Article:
WASHINGTON, Nov. 17 (UPI) -- A Department of Housing and Urban Development report released Thursday said homelessness in the United States decreased 3 percent since 2015 despite an increase in several cities, including Washington, D.C., Los Angeles, Seattle and Dallas.
In the HUD's point-in-time report conducted yearly on a single night in late January, there were 549,928 people who were homeless in 2016, which continues a downward trend since 2008.
There were more than 39,000 homeless veterans counted in the study, a 17 percent decrease from the prior year. The number of chronically homeless and homeless families also decreased.
Despite a housing crunch in New York City, homelessness decreased there 2.4 percent, Norm Suchar, director of HUD's homeless assistance programs, told NPR.
There were more than 194,000 homeless families, a 6 percent decrease, and about 35,686 homeless unaccompanied youths, also a decrease from 2015 but HUD said it is unclear how accurate those numbers are as counting that category is difficult.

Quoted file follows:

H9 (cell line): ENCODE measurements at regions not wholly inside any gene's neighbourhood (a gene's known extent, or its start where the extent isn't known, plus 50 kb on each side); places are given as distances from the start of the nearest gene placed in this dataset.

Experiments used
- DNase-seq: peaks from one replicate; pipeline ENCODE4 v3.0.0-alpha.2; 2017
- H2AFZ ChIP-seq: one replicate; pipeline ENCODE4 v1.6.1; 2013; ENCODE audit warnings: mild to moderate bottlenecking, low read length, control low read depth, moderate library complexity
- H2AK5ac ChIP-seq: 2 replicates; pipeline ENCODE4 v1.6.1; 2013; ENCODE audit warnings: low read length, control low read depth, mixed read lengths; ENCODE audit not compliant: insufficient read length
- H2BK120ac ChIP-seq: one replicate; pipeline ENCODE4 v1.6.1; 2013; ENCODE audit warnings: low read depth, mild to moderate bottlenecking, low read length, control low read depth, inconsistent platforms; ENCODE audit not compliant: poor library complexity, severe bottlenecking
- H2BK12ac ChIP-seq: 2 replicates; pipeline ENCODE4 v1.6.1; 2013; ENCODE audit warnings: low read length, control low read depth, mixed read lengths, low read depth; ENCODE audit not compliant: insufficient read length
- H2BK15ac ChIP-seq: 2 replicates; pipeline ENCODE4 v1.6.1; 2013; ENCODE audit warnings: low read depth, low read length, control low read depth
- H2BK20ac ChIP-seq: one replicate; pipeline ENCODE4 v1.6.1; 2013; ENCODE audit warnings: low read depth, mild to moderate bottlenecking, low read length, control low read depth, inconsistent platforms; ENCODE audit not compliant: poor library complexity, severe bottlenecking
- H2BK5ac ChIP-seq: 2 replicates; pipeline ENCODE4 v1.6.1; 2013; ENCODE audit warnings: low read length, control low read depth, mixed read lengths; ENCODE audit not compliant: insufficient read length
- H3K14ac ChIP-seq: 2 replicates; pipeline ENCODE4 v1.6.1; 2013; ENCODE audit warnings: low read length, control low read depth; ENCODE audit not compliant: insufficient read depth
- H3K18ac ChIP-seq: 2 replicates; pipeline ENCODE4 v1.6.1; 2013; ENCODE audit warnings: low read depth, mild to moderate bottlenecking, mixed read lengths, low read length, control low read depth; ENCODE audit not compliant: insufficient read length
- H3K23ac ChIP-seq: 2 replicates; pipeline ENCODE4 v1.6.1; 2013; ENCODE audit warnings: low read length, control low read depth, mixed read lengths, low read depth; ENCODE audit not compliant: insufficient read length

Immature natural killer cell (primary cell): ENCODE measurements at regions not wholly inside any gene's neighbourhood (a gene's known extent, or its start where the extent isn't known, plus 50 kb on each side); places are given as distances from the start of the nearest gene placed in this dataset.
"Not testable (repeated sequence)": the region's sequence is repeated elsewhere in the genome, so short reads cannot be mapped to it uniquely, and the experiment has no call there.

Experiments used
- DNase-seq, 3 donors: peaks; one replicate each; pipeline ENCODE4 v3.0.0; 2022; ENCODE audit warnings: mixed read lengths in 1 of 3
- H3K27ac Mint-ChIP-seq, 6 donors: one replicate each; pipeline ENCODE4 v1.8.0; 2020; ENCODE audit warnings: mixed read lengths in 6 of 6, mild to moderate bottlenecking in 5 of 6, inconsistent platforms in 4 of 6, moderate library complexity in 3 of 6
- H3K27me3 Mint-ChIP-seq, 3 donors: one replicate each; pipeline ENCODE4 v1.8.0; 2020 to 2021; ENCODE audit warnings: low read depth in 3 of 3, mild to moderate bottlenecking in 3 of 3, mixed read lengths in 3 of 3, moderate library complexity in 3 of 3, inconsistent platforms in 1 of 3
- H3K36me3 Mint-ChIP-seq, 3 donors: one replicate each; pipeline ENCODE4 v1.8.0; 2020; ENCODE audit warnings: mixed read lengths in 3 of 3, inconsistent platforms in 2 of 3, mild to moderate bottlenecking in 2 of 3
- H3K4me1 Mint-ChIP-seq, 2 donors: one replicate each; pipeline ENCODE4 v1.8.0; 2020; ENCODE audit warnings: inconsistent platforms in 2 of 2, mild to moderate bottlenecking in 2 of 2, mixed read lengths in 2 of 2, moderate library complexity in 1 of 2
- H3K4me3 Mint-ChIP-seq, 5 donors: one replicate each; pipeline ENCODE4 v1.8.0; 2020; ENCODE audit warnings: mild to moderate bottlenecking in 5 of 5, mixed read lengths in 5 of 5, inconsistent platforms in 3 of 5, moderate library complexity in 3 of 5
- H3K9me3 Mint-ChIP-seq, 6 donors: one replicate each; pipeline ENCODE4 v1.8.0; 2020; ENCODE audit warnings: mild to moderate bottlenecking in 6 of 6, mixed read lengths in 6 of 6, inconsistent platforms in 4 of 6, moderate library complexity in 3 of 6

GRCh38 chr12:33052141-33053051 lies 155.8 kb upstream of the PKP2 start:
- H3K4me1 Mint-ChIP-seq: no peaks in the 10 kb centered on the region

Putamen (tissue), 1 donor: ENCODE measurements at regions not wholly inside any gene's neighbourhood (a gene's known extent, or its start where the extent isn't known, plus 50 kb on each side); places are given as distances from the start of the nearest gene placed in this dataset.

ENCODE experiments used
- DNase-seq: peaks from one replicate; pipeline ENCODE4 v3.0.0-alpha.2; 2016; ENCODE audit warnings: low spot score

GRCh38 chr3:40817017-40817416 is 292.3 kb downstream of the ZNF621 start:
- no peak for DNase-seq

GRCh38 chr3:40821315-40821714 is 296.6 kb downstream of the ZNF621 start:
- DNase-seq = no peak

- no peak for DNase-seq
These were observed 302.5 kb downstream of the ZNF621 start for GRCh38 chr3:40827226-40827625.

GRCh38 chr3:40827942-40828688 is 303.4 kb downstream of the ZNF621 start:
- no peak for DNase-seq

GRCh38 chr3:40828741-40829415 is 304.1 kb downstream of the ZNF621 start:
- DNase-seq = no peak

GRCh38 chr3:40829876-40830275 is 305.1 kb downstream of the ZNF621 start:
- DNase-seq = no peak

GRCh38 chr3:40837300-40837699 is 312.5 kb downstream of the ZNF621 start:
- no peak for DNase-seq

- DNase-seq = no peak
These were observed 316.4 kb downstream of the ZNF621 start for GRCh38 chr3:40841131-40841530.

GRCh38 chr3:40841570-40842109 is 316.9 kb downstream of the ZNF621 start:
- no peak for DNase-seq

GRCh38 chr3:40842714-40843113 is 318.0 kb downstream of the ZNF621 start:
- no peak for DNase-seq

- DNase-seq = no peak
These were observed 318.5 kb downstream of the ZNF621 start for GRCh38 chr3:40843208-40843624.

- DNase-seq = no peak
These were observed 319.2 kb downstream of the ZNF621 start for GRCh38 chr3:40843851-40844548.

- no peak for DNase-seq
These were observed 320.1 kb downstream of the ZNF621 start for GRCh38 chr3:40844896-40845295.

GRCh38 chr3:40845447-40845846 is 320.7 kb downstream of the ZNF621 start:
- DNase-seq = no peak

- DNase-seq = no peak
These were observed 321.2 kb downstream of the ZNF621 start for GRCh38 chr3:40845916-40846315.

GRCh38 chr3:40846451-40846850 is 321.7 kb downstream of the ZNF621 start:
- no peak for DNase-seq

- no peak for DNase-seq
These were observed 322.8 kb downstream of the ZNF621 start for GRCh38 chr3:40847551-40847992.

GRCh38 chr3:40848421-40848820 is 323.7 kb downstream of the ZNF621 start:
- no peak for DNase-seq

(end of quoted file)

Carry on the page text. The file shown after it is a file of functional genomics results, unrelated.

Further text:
The report did reveal some problems in large cities, though. Homelessness in Washington, D.C., increased 14.4 percent; 6.5 percent in Los Angeles County; and 6 percent in Seattle.
"There's no doubt that the lack of affordable housing is the big driver in our homeless numbers," Suchar told the Los Angeles Times, referring to soaring housing costs in those cities. "What we saw in Los Angeles and Seattle in particular is consistent with the housing crisis we're seeing particularly in higher-cost areas on the West Coast."
The city of Dallas saw a homeless population increase of 21.3 percent. Nationwide, there were 373,571 individuals found in shelters this year, a slight decrease from last year, and 176,357 homeless individuals unsheltered, meaning they were living outside.